The 30th May 2014 may be a date which Arsenal look back at as one of missed opportunity, for that was the day on which Arsene Wenger signed a new three-year-deal at the club.
Just weeks after their FA Cup triumph, which ended their prolonged trophy drought, Wenger was rewarded with a contract extension, but it seems that their faith in the Frenchman to build on that success may have been misguided.
Arsenal had the perfect chance to end their long-serving manager's regime and start afresh over the summer.
Wenger could have gone out as a hero, after guiding the side to a trophy, and it would have cost the club nothing to allow him to leave as his contract was previously running out in the summer.
However, the Gunners chose to keep faith in a manager who they have seemingly been regressing under for some time and the existing problems in the squad have not been solved.
There can be no questioning Wenger's achievement at the North London side, and he will go down as one of the greatest football managers of all-time, but there has been a sense of things going stale for some time at the Emirates.
A run of fourth placed finishes have been frustrating for the club, but more concerning is that the same deficiencies in the team appear to be evident year after year.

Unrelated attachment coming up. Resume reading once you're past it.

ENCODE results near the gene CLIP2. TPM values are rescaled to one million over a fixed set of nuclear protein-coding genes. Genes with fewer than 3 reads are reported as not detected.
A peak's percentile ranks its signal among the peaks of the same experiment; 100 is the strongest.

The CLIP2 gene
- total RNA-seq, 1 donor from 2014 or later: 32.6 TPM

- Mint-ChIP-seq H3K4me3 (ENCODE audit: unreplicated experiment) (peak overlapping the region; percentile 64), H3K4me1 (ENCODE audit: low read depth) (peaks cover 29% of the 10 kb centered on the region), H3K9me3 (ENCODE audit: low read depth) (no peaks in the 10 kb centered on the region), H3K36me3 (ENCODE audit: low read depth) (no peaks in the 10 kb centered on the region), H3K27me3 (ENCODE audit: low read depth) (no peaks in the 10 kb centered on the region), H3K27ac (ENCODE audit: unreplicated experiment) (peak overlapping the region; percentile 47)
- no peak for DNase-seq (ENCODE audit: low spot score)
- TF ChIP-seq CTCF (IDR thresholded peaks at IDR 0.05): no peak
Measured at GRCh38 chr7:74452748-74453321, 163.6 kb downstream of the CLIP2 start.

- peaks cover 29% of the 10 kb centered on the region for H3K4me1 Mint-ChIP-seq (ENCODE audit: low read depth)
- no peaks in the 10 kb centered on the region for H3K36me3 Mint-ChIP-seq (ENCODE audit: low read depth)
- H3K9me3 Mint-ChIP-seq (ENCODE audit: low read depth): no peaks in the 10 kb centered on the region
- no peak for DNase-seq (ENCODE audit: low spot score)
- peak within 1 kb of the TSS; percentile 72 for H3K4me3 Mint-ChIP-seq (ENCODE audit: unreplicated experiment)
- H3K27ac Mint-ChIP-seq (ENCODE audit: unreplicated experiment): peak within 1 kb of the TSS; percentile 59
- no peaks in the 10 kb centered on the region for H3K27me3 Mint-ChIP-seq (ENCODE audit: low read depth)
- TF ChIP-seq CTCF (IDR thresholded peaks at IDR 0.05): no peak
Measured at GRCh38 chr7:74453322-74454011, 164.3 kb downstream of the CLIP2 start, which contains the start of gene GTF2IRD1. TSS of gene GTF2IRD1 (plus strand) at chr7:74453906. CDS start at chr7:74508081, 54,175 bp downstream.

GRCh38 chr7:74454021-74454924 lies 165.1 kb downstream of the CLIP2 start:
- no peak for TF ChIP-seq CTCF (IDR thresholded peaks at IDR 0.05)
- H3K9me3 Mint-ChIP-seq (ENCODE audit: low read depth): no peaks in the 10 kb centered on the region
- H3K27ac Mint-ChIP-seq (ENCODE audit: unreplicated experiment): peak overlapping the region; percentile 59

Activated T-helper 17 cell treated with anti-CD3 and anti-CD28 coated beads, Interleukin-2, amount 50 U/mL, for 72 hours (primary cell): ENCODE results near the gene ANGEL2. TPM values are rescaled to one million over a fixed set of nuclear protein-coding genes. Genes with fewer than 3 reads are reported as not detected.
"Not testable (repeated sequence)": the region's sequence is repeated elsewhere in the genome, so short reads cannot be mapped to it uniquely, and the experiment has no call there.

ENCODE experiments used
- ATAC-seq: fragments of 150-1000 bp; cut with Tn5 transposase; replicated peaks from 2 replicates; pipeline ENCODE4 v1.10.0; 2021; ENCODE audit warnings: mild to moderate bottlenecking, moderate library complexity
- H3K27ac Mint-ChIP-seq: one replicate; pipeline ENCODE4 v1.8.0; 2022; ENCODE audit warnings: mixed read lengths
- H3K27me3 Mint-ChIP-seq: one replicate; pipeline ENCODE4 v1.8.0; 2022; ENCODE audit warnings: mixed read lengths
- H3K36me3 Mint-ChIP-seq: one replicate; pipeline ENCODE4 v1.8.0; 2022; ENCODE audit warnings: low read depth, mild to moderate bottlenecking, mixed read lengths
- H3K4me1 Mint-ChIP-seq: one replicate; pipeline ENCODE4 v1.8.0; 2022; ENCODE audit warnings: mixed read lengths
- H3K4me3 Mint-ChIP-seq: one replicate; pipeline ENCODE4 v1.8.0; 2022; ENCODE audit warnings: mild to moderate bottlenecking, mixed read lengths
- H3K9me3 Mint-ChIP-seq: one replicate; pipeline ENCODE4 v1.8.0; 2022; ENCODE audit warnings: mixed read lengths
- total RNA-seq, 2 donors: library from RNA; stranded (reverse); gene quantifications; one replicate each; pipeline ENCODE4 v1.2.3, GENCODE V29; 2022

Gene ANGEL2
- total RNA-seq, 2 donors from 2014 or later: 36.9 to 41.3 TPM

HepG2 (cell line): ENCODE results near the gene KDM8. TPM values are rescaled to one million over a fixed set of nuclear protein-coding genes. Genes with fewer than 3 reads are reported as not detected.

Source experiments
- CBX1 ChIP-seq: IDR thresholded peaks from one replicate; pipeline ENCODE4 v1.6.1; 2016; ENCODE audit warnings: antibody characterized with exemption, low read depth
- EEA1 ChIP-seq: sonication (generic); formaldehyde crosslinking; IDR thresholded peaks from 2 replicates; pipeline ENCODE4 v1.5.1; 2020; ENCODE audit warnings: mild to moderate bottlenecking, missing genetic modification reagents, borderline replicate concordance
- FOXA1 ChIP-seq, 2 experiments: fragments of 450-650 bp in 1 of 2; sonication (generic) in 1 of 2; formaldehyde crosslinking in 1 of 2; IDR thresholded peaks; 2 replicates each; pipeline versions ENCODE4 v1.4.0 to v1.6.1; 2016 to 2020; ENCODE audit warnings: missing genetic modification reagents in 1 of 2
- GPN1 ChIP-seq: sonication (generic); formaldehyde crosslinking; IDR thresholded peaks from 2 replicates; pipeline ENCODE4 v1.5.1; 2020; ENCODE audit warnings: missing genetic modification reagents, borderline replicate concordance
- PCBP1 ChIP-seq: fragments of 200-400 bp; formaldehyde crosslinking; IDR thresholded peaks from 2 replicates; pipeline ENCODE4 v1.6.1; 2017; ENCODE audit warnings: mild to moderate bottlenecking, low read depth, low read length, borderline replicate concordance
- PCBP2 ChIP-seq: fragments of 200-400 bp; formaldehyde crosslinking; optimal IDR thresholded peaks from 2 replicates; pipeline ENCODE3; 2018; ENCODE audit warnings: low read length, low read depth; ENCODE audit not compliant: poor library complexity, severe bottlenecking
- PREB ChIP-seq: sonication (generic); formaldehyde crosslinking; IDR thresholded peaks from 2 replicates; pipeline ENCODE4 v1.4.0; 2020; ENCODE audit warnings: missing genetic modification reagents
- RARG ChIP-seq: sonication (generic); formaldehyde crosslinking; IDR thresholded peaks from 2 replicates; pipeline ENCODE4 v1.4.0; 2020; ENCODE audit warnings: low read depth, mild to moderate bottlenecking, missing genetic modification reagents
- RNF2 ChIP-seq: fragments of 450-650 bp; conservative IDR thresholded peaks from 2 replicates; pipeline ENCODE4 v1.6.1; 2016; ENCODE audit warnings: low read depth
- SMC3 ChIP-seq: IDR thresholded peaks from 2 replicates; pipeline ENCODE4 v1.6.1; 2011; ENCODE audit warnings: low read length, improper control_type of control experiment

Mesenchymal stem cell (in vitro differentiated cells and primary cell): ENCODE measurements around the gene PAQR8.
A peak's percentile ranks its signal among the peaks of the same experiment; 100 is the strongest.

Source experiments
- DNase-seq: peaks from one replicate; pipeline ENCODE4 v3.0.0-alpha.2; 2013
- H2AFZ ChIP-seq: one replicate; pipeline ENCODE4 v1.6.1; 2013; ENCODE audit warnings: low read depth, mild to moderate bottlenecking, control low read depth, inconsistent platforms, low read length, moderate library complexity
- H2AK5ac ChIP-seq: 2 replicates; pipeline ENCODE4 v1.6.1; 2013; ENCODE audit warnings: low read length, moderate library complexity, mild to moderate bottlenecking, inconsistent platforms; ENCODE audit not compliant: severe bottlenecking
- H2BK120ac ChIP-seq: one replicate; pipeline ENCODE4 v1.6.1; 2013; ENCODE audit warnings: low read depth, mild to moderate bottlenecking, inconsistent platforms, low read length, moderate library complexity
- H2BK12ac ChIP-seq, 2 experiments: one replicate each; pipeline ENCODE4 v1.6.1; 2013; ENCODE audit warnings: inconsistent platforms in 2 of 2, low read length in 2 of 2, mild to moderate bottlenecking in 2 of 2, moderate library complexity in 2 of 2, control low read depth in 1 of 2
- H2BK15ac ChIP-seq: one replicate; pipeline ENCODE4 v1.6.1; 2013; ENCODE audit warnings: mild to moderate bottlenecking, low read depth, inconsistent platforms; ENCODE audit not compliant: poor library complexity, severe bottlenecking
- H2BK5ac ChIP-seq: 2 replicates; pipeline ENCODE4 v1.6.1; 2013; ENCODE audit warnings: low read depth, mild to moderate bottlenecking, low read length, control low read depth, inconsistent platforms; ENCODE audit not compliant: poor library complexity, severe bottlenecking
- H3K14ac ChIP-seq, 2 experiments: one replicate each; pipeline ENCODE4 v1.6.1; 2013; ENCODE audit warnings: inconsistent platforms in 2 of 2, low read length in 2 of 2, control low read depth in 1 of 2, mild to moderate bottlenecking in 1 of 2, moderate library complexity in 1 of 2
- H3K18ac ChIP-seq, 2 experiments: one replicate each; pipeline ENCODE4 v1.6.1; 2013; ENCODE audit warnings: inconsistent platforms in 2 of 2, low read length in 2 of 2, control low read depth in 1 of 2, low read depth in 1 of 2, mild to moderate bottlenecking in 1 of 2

Arsenal now posses one of the most potent forward lines in the division, but all of this is undone by Wenger's failure to recruit a defensive midfielder.
The Gunners have been exposed against the top-level teams in European competition, whilst they have also thrown leads away due to Wenger's lack of game management skill.
The Frenchman is a principled man, but his failure to be able to see games out and persistence with playing an attacking brand of football is unquestionably costing Arsenal.
The side had chased a midfield enforcer in the summer - but Wenger's prudence blocked any chance of a move for Sami Khedira or William Carvalho happening and the weaknesses in their game have continued.
At the moment the side look like they will head out of the Champions League in familiar circumstances, after failing to top a group which is led by the struggling Borussia Dortmund.
More worryingly, they have also won just four of their first 11 Premier League fixtures and even a Champions League spot looks a doubt.
Although Arsenal are likely to be in the top-four at the end of the season - they have enough quality in their first-team to see them through - it is hard to argue that they are making progress and, in hindsight, a change-up this summer may have been what was required to help the club move forward.